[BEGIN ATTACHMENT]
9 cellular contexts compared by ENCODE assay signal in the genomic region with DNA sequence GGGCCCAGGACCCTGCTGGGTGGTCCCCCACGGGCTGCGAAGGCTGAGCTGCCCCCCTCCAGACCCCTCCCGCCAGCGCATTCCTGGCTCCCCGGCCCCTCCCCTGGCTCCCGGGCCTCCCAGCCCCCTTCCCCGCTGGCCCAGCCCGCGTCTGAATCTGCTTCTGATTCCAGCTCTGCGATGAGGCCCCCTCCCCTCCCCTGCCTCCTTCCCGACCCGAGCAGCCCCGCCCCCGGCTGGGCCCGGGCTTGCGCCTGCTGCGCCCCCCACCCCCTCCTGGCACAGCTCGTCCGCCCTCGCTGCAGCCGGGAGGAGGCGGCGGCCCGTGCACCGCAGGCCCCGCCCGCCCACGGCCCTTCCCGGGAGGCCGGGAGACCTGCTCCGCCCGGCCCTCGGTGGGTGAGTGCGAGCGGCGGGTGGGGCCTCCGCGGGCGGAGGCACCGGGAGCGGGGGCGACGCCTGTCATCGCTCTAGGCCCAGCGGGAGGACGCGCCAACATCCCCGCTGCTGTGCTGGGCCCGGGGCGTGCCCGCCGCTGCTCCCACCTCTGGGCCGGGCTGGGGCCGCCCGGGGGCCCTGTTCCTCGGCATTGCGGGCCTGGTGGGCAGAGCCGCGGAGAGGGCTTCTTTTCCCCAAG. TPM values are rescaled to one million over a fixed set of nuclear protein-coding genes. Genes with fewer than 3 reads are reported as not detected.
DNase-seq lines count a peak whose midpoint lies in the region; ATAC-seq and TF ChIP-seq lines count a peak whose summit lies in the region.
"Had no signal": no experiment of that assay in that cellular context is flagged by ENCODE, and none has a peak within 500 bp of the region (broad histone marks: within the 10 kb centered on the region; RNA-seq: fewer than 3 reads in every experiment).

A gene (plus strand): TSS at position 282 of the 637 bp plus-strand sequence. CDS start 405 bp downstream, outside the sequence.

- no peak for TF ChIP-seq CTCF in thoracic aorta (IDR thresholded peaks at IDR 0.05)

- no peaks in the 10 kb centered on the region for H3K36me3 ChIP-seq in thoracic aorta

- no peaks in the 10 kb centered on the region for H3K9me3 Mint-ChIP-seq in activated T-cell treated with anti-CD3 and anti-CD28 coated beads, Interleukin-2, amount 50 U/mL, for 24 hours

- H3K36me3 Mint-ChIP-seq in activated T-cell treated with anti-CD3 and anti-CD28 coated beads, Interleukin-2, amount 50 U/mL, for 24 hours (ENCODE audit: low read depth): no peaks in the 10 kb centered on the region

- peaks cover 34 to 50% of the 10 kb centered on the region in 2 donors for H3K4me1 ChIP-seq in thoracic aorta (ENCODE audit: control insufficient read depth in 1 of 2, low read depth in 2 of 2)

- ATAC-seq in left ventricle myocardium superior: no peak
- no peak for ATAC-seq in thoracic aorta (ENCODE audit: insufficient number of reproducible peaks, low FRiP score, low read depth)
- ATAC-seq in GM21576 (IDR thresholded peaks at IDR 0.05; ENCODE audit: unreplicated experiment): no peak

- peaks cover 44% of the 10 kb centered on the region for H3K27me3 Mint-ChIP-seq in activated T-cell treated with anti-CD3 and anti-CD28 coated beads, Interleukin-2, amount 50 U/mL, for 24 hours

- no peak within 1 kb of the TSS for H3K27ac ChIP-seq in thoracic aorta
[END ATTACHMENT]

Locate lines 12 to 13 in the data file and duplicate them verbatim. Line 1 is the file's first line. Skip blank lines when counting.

- ATAC-seq in GM21576 (IDR thresholded peaks at IDR 0.05; ENCODE audit: unreplicated experiment): no peak

- peaks cover 44% of the 10 kb centered on the region for H3K27me3 Mint-ChIP-seq in activated T-cell treated with anti-CD3 and anti-CD28 coated beads, Interleukin-2, amount 50 U/mL, for 24 hours